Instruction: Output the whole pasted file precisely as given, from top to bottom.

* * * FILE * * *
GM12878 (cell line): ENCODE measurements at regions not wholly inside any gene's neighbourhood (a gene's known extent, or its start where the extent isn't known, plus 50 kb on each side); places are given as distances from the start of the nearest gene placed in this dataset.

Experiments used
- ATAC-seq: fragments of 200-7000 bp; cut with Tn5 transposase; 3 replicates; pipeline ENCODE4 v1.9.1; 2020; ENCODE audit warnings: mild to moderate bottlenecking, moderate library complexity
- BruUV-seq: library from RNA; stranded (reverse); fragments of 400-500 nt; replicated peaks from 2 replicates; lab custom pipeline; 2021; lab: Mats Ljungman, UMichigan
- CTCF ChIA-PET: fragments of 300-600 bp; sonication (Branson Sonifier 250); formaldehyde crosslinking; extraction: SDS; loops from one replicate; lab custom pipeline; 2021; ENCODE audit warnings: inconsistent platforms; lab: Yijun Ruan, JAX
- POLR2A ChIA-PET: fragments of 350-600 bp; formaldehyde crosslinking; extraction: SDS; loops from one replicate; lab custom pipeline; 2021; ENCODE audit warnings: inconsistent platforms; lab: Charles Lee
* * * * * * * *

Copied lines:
GM12878 (cell line): ENCODE measurements at regions not wholly inside any gene's neighbourhood (a gene's known extent, or its start where the extent isn't known, plus 50 kb on each side); places are given as distances from the start of the nearest gene placed in this dataset.

Experiments used
- ATAC-seq: fragments of 200-7000 bp; cut with Tn5 transposase; 3 replicates; pipeline ENCODE4 v1.9.1; 2020; ENCODE audit warnings: mild to moderate bottlenecking, moderate library complexity
- BruUV-seq: library from RNA; stranded (reverse); fragments of 400-500 nt; replicated peaks from 2 replicates; lab custom pipeline; 2021; lab: Mats Ljungman, UMichigan
- CTCF ChIA-PET: fragments of 300-600 bp; sonication (Branson Sonifier 250); formaldehyde crosslinking; extraction: SDS; loops from one replicate; lab custom pipeline; 2021; ENCODE audit warnings: inconsistent platforms; lab: Yijun Ruan, JAX
- POLR2A ChIA-PET: fragments of 350-600 bp; formaldehyde crosslinking; extraction: SDS; loops from one replicate; lab custom pipeline; 2021; ENCODE audit warnings: inconsistent platforms; lab: Charles Lee